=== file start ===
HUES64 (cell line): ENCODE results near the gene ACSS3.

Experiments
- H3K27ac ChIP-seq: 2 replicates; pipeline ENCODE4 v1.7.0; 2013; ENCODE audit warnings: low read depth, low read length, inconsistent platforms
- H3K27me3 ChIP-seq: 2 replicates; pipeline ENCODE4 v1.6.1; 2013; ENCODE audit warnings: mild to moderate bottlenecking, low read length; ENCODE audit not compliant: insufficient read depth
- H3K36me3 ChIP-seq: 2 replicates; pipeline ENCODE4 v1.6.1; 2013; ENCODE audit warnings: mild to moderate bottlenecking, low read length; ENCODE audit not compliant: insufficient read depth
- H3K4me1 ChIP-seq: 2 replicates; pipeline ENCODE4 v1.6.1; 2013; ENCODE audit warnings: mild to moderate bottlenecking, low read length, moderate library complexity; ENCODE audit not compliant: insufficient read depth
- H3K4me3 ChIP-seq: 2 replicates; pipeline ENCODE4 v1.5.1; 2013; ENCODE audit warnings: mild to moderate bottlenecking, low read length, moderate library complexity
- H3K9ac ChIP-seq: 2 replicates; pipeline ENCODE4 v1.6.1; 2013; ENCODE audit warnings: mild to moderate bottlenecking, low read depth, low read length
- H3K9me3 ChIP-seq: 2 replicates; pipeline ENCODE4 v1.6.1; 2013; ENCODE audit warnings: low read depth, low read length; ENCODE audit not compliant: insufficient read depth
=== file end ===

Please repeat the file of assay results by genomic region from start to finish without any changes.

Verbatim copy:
HUES64 (cell line): ENCODE results near the gene ACSS3.

Experiments
- H3K27ac ChIP-seq: 2 replicates; pipeline ENCODE4 v1.7.0; 2013; ENCODE audit warnings: low read depth, low read length, inconsistent platforms
- H3K27me3 ChIP-seq: 2 replicates; pipeline ENCODE4 v1.6.1; 2013; ENCODE audit warnings: mild to moderate bottlenecking, low read length; ENCODE audit not compliant: insufficient read depth
- H3K36me3 ChIP-seq: 2 replicates; pipeline ENCODE4 v1.6.1; 2013; ENCODE audit warnings: mild to moderate bottlenecking, low read length; ENCODE audit not compliant: insufficient read depth
- H3K4me1 ChIP-seq: 2 replicates; pipeline ENCODE4 v1.6.1; 2013; ENCODE audit warnings: mild to moderate bottlenecking, low read length, moderate library complexity; ENCODE audit not compliant: insufficient read depth
- H3K4me3 ChIP-seq: 2 replicates; pipeline ENCODE4 v1.5.1; 2013; ENCODE audit warnings: mild to moderate bottlenecking, low read length, moderate library complexity
- H3K9ac ChIP-seq: 2 replicates; pipeline ENCODE4 v1.6.1; 2013; ENCODE audit warnings: mild to moderate bottlenecking, low read depth, low read length
- H3K9me3 ChIP-seq: 2 replicates; pipeline ENCODE4 v1.6.1; 2013; ENCODE audit warnings: low read depth, low read length; ENCODE audit not compliant: insufficient read depth